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The response by the Pontiff to the despicable behavior of members of the Catholic clergy toward its own Catholic children, as expressed in the newspapers, is that the church is planning to go "all out" in its efforts to deal with this crisis.

I have not read his entire response so I don't know if any specifics were provided, but judging by the reactions from many, his words had a familiar hollow sound often associated with political comments. In the absence of such specifics, I would like to offer some for the Vatican's consideration.

First, although I tend to agree that celibacy as a requirement among priests can be abolished, it is not enough of a solution. Predatory sexual abuse of children has been around a very long time, with male parents and grandparents as the chief offenders. Ending celibacy is a polite step in the right direction, but it is only that: a step.

Second, going "all out" is not only too vague of a phrase, it also seems to ignore the more central cause issues. I submit that the church needs first to look "all in" for its solutions.

By that I mean that there are central systemic flaws within the structural practices of the Catholic church that contribute more directly to the sexual abuse of its child victims than the lip service and "promise" of celibacy. There is within the "sacramental system" of the church a sacrament called Penance, i.e., the act of "going to confession" after committing a "sin" and receiving "absolution" (a kind of spiritual forgiveness).

Catholics are taught that if they are genuinely contrite during confession their misdeeds are forgiven and they are free to "go and sin no more." They also believe that if they do not confess their "mortal" sins they risk eternal damnation.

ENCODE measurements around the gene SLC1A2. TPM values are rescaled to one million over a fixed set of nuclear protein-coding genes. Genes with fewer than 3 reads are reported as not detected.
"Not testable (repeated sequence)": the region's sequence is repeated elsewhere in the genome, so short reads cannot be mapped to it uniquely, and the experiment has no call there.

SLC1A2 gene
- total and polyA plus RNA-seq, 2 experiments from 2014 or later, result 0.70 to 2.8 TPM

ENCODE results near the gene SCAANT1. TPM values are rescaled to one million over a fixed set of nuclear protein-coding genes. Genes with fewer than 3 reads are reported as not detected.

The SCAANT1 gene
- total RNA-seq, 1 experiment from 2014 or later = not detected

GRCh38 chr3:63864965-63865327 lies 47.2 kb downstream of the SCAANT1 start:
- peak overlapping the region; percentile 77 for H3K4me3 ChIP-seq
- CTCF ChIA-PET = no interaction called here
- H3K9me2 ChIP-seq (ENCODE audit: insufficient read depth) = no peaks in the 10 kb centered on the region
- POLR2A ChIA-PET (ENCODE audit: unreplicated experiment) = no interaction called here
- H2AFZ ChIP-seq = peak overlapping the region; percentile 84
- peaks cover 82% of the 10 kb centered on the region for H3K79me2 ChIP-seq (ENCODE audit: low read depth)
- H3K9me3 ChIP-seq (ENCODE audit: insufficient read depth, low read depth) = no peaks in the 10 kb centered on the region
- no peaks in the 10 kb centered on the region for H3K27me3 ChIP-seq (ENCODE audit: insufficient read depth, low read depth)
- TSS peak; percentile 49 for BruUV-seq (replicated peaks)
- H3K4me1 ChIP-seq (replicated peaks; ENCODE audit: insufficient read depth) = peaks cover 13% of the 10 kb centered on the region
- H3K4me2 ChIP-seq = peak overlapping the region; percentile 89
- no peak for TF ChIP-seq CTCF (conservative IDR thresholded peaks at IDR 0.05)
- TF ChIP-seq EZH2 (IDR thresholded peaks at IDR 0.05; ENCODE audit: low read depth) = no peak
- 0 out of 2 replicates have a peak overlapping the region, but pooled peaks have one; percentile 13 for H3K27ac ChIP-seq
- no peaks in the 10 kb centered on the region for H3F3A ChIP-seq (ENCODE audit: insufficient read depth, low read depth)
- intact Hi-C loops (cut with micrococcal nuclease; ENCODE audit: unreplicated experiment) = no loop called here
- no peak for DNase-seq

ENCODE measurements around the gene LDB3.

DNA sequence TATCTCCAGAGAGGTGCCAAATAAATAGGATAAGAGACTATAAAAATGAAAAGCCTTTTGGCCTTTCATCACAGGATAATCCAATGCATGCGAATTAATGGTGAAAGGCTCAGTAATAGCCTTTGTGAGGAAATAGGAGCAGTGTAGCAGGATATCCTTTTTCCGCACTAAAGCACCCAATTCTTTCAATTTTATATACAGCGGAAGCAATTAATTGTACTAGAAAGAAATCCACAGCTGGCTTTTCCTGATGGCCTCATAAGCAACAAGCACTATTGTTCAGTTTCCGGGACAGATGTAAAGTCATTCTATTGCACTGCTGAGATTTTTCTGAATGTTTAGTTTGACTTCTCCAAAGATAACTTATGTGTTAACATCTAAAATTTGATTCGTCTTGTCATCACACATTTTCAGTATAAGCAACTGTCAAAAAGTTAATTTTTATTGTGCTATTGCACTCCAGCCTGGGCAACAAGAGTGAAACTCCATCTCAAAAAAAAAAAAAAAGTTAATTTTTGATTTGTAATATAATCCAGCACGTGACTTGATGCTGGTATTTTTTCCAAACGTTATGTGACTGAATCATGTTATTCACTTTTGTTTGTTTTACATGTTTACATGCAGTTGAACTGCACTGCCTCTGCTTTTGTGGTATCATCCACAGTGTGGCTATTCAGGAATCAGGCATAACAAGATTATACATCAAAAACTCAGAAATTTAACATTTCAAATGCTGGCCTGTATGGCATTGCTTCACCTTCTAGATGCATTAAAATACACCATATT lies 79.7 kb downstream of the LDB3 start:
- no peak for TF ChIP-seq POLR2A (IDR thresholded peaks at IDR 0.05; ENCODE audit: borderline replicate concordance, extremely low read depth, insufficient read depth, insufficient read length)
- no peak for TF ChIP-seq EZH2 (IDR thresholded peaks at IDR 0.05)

In the case of priests confessing their sexual attacks on children, the church is inadvertently enabling their behavior. It is letting them off the hook, encouraging a priest to console himself—and even to possibly feel good about himself—because he knows that he did something evil but he, after all, did the right thing by "owning up" to it in the confessional and saying he was "sorry." And he'll try to not do it again.

But if he does do it again, well, he'll just return to the confessional and say he's sorry again. We should give the guy a break, shouldn't we? Because he probably means well -- while inside the confessional. There is no chance, of course, that the church will ever get rid of the sacrament of Penance.

I suggest the following instead. Let the Pope issue an edict stating that every time a priest (or anyone else, for that matter) confesses to committing a sexual crime against children, absolution will be withheld unless the priest promises to turn himself in to the civil authorities. Failing that "vow," spiritual forgiveness will not be given. This allows the church to keep the sacrament of Penance, and forces priests to receive justice for their crimes.

Third, as a way for parents of Catholic children to engage in immediate meaningful protests for the abuse of their children at the hands of priests, they should right now refuse to have their children participate in any church services as "altar boys" or "altar girls." If the liturgy requires such assistance, the answer is simple: get adults to do it.

Richard Morgan

Napa

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